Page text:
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Guest Post

Guest Post: Katee Robert on Marriages of Convenience in Romance

The Wedding Pact Katee Robert

The arranged marriage tropes is, hands down, one of my favorites. I found the romance genre with historicals, because one of my favorite suspense authors had started there. So I picked up one of her Scottish Highlander historical romances about a highlander who was being forced to marry someone not of his choosing. My twelve-year-old mind was blown. I proceeded to devour every historical romance I could get my hands on, and that love of romance hasn’t changed as the years have gone by.

But I’m not going to lie—the marriage of convenience trope is still my favorite.


It’s got elements that are just catnip for me. Two people, often who either hate each other or don’t know each other at all, forced into what is arguably one of the most intimate relationships in existence. They had to deal with living with this near-stranger, and all the sexy good times that usually result!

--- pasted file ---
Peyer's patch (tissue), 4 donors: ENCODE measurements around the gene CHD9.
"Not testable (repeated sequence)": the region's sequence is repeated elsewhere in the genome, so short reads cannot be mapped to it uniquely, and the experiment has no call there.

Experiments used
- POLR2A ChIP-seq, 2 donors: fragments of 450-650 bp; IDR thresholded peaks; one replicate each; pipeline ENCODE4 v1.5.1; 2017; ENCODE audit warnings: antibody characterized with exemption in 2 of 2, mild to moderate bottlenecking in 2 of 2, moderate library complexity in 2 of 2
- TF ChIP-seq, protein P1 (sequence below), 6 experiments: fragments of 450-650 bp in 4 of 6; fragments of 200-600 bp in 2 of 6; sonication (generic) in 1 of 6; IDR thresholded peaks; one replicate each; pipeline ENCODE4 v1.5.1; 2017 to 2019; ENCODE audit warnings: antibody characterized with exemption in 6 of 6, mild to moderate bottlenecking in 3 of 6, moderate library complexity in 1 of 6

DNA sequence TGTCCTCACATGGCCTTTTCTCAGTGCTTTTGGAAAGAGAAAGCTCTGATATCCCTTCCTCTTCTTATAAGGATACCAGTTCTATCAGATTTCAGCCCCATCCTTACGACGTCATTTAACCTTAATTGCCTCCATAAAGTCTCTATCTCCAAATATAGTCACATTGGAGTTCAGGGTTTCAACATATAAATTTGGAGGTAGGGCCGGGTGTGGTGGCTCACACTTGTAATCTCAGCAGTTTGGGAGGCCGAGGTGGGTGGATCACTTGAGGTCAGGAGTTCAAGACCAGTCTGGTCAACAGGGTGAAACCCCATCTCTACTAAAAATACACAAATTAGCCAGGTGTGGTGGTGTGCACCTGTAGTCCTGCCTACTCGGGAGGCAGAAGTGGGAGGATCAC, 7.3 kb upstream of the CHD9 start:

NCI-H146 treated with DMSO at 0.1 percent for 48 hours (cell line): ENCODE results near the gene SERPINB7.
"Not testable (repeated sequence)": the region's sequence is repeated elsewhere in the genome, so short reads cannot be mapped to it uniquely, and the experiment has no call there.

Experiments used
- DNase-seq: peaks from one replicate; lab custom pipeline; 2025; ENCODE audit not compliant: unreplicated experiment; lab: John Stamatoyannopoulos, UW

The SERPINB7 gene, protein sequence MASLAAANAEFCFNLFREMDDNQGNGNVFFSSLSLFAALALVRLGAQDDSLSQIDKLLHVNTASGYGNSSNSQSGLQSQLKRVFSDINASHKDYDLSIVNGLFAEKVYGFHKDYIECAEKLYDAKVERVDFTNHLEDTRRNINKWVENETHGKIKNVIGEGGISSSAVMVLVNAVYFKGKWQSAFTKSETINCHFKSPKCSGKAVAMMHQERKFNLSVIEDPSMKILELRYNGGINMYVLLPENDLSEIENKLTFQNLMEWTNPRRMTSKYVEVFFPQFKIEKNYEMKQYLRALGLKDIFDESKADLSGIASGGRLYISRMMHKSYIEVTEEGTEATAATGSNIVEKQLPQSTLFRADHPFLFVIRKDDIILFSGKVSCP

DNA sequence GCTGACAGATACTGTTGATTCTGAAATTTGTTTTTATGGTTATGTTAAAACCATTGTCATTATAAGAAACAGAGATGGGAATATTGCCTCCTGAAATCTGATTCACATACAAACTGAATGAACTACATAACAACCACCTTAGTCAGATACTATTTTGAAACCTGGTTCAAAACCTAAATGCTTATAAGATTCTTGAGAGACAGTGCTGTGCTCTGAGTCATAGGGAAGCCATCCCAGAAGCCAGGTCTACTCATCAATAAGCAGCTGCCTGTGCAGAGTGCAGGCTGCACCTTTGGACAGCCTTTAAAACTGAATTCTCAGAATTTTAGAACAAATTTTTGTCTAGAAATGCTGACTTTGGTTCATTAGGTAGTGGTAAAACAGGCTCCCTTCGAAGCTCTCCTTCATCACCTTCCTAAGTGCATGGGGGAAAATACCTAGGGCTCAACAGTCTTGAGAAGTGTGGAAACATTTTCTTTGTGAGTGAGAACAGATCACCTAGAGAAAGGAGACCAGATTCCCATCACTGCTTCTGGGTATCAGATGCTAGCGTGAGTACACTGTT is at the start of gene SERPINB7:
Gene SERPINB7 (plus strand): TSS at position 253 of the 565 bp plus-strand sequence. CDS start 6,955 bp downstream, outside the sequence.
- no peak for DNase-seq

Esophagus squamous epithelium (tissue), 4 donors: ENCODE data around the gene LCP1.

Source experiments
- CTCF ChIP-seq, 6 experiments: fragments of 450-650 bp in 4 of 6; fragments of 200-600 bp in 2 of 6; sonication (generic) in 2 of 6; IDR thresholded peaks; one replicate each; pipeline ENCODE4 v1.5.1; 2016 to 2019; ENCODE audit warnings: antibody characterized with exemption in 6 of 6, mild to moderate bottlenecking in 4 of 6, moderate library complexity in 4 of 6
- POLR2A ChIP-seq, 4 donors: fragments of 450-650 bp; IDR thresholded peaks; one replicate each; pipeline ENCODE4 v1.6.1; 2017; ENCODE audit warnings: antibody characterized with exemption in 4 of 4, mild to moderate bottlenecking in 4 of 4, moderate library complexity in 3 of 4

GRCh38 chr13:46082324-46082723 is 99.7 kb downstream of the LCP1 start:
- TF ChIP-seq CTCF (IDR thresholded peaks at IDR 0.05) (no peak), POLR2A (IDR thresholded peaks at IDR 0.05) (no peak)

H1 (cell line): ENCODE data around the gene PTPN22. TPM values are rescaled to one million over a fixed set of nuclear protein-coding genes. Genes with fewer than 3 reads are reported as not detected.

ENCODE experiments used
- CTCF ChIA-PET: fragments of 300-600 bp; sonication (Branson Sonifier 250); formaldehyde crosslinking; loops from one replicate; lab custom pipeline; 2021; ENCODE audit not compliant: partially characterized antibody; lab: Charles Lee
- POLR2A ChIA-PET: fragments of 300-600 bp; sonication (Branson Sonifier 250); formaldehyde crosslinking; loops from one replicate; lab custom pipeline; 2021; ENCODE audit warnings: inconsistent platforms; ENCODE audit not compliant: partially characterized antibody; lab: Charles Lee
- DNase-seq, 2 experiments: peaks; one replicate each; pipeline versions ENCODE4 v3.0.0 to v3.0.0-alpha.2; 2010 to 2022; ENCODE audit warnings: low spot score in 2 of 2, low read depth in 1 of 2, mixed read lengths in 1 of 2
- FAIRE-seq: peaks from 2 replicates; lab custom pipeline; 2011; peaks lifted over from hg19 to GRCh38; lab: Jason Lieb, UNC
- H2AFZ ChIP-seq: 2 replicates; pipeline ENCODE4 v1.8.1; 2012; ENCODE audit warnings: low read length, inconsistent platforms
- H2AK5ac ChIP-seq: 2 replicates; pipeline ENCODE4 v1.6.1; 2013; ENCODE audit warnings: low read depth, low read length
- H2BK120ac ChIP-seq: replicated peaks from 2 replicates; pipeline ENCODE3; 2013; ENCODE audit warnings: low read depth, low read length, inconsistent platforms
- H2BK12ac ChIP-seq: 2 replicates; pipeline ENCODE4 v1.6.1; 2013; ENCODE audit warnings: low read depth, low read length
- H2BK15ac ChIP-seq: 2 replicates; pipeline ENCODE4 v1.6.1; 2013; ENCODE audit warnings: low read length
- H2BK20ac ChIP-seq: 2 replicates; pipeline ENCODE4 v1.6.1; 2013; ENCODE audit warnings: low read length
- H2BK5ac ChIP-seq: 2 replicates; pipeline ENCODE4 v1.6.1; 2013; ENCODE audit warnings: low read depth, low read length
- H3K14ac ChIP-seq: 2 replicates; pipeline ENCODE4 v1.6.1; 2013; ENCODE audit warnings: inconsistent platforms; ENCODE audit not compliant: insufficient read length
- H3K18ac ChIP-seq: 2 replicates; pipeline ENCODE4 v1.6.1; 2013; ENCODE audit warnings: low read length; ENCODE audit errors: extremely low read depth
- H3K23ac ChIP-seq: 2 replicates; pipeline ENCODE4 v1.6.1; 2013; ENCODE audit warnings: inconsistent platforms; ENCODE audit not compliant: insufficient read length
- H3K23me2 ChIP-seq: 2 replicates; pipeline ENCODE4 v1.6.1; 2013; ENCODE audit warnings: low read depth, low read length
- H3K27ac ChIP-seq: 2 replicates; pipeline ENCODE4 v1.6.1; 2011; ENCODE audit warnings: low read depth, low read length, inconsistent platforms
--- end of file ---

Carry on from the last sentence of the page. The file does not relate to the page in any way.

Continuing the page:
I wasn’t sure it could get better than that. But then I started finding marriage of convenience tropes popping up in contemporary romance novels. The reasoning behind the marriages themselves changed with the times—less because they were found in compromising positions and more for things like business mergers—but the things I love about the trope are still present and accounted for.